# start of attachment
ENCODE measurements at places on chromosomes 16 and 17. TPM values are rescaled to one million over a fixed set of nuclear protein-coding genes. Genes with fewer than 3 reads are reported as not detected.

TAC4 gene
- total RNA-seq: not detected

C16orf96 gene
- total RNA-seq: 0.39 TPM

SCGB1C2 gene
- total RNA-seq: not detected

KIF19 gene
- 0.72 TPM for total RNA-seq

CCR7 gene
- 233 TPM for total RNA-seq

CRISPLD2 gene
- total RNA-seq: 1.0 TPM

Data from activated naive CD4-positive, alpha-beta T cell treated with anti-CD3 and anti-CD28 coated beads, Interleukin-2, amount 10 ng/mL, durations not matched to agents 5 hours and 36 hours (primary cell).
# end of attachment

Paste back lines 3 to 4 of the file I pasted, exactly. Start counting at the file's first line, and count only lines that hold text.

- total RNA-seq: not detected

C16orf96 gene